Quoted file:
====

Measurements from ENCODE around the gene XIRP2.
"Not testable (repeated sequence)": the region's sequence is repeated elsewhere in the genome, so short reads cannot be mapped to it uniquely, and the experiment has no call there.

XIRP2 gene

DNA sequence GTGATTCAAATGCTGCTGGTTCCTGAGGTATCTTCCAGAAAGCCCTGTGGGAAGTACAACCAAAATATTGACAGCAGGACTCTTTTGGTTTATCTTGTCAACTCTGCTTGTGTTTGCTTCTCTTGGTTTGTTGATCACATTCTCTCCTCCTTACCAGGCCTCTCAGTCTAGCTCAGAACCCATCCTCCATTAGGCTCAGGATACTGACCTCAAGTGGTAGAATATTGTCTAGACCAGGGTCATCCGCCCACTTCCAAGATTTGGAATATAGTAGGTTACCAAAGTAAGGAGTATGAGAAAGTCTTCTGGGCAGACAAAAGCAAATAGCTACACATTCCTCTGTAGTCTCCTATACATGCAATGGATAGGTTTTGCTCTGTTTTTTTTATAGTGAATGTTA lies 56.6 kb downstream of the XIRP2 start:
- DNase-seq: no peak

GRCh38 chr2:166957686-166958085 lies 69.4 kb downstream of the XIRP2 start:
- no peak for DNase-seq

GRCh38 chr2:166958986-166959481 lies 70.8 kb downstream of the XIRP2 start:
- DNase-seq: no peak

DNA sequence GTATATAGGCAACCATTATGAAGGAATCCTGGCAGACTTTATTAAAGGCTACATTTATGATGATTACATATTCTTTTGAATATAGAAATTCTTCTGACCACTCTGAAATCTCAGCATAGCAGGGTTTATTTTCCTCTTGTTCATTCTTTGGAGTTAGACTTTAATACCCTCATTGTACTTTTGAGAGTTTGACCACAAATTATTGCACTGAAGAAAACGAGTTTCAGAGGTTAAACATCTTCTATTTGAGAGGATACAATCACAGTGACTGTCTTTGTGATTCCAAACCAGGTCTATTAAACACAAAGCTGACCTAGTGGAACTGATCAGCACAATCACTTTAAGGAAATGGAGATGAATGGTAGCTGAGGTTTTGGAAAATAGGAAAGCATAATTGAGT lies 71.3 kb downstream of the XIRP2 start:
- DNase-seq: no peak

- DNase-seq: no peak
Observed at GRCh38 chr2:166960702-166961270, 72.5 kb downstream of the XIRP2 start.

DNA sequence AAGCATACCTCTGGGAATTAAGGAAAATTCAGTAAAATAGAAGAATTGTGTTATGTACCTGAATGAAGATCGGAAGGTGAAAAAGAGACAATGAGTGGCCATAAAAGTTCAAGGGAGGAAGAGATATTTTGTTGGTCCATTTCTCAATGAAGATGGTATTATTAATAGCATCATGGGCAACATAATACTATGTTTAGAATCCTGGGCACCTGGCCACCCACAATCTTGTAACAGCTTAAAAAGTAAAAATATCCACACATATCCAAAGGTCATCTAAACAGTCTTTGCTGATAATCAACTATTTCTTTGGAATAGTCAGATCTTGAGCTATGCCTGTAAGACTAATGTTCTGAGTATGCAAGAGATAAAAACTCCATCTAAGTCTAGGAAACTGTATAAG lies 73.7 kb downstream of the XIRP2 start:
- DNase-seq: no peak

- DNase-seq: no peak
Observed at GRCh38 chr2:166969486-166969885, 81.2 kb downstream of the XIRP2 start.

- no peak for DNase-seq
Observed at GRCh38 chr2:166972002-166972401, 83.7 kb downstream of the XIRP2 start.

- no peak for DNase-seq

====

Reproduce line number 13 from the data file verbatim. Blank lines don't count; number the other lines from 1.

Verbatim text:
Observed at GRCh38 chr2:166960702-166961270, 72.5 kb downstream of the XIRP2 start.